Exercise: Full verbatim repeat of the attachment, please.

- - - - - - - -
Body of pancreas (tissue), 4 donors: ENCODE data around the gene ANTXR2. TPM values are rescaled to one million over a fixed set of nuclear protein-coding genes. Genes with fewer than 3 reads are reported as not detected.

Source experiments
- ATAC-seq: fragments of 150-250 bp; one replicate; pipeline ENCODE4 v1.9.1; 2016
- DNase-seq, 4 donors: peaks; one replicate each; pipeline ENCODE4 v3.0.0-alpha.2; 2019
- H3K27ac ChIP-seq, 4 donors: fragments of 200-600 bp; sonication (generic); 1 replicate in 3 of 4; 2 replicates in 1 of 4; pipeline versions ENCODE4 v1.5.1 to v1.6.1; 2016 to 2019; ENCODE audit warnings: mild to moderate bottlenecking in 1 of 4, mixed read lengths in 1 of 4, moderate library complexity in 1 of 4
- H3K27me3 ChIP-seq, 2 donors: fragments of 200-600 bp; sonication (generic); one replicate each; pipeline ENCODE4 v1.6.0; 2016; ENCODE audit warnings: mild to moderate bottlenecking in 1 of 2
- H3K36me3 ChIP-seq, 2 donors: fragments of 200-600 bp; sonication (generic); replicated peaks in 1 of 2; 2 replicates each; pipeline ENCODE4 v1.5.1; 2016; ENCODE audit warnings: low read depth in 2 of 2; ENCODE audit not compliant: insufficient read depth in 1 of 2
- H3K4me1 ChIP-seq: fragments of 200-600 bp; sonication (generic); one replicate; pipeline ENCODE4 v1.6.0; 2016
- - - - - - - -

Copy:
Body of pancreas (tissue), 4 donors: ENCODE data around the gene ANTXR2. TPM values are rescaled to one million over a fixed set of nuclear protein-coding genes. Genes with fewer than 3 reads are reported as not detected.

Source experiments
- ATAC-seq: fragments of 150-250 bp; one replicate; pipeline ENCODE4 v1.9.1; 2016
- DNase-seq, 4 donors: peaks; one replicate each; pipeline ENCODE4 v3.0.0-alpha.2; 2019
- H3K27ac ChIP-seq, 4 donors: fragments of 200-600 bp; sonication (generic); 1 replicate in 3 of 4; 2 replicates in 1 of 4; pipeline versions ENCODE4 v1.5.1 to v1.6.1; 2016 to 2019; ENCODE audit warnings: mild to moderate bottlenecking in 1 of 4, mixed read lengths in 1 of 4, moderate library complexity in 1 of 4
- H3K27me3 ChIP-seq, 2 donors: fragments of 200-600 bp; sonication (generic); one replicate each; pipeline ENCODE4 v1.6.0; 2016; ENCODE audit warnings: mild to moderate bottlenecking in 1 of 2
- H3K36me3 ChIP-seq, 2 donors: fragments of 200-600 bp; sonication (generic); replicated peaks in 1 of 2; 2 replicates each; pipeline ENCODE4 v1.5.1; 2016; ENCODE audit warnings: low read depth in 2 of 2; ENCODE audit not compliant: insufficient read depth in 1 of 2
- H3K4me1 ChIP-seq: fragments of 200-600 bp; sonication (generic); one replicate; pipeline ENCODE4 v1.6.0; 2016